The project will consist of two, eight-story structures with 218 apartments and just under 630 parking spaces - 218 of which will be designated for public use. Construction started in fall, 2008. Occupancy is anticipated in 2010.

Developer: Wood Partners

Location: 1714 McCadden Pl.

http://img407.imageshack.us/img407/9485/hollywoodrl2.gif (http://imageshack.us)

Jan 11, 2009, 10:43 PM

Thats just so cool.

Jan 11, 2009, 10:44 PM
It would be great if they are able to keep this thing alive-

Who said Nouvel's project was dead? It was said before that it was "ON-HOLD", not "CANCELLED.":rolleyes:

Jan 16, 2009, 6:12 AM
Some pics of The Century and Beverly West condos, Jan 15, 2009. All shots are taken from our penthouse near Olympic & S Beverly Glen.

The Century next to Century Plaza towers

The Century next to Fox Plaza. I'm glad the two appear to be the same height from this angle. It really spreads out the whole CC skyline.

Century City at night

The Century closeup, night

Century City wide-shot

Beverly West condos viewed from the south

Jan 16, 2009, 6:14 AM
I think my sister lived at that building years ago. East side of Beverly Glen, and residents had roof access (which is pretty rare in L.A.)

Jan 16, 2009, 6:19 AM
I think my sister lived at that building years ago. East side of Beverly Glen, and residents had roof access (which is pretty rare in L.A.)

That's cool, it's a neat area. Our building is only several years old and is right off Beverly Glen on Louisiana.

Jan 16, 2009, 6:21 AM
Oh, just a similar view, then.

I didn't know Park View or whatever is now known as Beverly West. Looks topped out.

Jan 16, 2009, 8:55 PM
Did Basque ever reopen after the fire?

Jan 17, 2009, 1:39 AM
1600 North Vine

From Flickr, by lacurbed

Jan 17, 2009, 2:05 AM
I think my sister lived at that building years ago. East side of Beverly Glen, and residents had roof access (which is pretty rare in L.A.)There are many, many apartment complexes in Hollywood with not only roof access but with the swimming pools on the roofs too all with awesome views. I lived in such an apartment complex for 5 years just under Runyon Canyon. At night there was always lots of people on the roofs... it was actually pretty cool you'd see parties, people shooting music videos and all sorts of stuff.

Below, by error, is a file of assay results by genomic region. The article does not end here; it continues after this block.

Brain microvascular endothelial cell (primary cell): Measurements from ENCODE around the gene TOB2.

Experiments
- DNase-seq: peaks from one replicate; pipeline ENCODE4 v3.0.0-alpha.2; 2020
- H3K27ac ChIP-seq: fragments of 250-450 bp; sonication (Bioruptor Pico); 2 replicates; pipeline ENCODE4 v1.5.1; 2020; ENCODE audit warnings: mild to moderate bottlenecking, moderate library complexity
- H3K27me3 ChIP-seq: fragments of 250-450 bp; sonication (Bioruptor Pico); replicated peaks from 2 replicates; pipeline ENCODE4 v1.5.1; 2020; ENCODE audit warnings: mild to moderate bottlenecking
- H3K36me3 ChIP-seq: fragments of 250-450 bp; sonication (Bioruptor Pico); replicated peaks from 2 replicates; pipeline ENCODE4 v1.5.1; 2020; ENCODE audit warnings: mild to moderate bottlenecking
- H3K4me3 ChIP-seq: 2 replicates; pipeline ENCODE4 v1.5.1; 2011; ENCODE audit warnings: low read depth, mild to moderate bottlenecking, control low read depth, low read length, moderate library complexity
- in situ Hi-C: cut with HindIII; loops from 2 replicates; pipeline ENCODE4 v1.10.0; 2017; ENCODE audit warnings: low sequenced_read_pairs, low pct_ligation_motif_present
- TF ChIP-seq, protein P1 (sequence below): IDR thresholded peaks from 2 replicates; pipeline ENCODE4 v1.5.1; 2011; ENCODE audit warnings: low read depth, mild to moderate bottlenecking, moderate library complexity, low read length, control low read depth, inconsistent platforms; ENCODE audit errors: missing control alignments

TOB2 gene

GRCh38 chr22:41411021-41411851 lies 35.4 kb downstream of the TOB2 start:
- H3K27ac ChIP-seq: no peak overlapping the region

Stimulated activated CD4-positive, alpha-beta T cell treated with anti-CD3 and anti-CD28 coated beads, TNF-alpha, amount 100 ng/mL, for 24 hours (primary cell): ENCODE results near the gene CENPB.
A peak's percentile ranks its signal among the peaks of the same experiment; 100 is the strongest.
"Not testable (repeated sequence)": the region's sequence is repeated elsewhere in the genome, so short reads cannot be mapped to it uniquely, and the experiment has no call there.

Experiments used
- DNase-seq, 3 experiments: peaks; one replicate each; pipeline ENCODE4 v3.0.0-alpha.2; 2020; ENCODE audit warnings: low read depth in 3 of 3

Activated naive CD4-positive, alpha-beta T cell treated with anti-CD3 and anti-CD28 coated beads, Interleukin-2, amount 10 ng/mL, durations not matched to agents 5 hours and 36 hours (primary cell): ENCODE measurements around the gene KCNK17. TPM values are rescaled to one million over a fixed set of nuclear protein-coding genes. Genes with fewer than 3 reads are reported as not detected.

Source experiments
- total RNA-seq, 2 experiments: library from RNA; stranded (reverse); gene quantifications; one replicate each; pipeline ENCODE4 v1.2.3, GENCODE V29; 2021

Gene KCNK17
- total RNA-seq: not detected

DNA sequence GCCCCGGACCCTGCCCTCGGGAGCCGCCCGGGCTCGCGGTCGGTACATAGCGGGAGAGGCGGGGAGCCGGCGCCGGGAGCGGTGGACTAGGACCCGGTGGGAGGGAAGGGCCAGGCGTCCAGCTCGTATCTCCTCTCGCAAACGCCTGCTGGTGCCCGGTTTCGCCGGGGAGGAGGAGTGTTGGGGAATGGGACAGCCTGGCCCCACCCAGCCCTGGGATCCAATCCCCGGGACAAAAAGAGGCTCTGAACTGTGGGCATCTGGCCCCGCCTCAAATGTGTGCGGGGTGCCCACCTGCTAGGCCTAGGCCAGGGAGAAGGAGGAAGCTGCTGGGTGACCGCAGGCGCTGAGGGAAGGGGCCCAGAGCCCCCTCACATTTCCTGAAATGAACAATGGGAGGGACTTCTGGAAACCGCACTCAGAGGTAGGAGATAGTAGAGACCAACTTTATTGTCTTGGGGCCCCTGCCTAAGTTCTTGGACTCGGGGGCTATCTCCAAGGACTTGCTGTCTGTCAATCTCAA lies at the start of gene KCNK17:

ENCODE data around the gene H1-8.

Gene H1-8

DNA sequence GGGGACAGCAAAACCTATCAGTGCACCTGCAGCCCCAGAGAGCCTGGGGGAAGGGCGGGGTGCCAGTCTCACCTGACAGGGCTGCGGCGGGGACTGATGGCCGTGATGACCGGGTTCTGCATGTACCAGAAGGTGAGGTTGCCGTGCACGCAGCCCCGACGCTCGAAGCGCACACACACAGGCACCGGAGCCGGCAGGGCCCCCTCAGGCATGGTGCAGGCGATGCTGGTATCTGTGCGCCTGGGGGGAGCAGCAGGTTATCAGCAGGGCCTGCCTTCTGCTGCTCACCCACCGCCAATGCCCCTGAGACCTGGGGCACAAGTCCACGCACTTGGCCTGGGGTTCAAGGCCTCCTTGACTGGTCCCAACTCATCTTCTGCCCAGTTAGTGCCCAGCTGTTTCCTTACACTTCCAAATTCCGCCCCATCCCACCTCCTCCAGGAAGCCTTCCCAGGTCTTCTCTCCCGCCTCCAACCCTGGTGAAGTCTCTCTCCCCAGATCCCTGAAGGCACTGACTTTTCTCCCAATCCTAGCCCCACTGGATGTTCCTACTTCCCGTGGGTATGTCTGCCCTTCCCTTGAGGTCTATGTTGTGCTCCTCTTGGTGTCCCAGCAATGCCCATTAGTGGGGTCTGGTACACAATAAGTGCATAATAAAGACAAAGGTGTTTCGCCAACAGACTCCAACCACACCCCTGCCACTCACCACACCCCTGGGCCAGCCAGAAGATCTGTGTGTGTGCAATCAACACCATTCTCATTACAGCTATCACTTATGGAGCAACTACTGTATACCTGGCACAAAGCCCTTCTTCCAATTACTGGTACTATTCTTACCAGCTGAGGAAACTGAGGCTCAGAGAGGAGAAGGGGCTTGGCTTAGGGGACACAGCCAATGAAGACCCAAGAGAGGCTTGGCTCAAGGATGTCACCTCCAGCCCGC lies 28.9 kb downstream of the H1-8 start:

Jan 26, 2009, 2:08 AM
Solaire on Wilshire

From a couple of weeks ago. Taken with my iPhone, so excuse the quality.


Feb 1, 2009, 6:47 PM
From a car??!?!

Feb 1, 2009, 8:13 PM
Did Basque ever reopen after the fire?

Saw it last weekend. The building has been leveled and there is a fence around the lot. That’s a prime location right on Hollywood and Vine for some future development.

LosAngelesBeauty:WOw! I'm really surprised that the project you have in your pic actually broke ground! I had my doubts about that project breaking ground anytime soon. The project is called the McCadden Place. Here's the info from LA Times and Hollywood BID:

McCadden Place

The project will consist of two, eight-story structures with 218 apartments and just under 630 parking spaces - 218 of which will be designated for public use. Construction started in fall, 2008. Occupancy is anticipated in 2010.

Developer: Wood Partners

Location: 1714 McCadden Pl.

I'm unable to find any renderings of this one. This one snuck under the radar. Anyone have renderings?

Feb 1, 2009, 8:24 PM
From a car??!?!

Sitting in traffic at a red light, what is the big deal?

I like to shoot from a moving car and even have gotten some great shots at highway speeds.

Feb 2, 2009, 4:30 PM
^ Umm, your not supposed to use cell phones directly while driving in California.

Pretty nice pictures, though.

Feb 3, 2009, 3:28 AM
You can use it for anything except calling or texting. Taking photos is not prohibited.

Feb 3, 2009, 7:35 AM
^ Is that what police would say if they caught him? Do you really think they would let that fly just because of a technical loophole?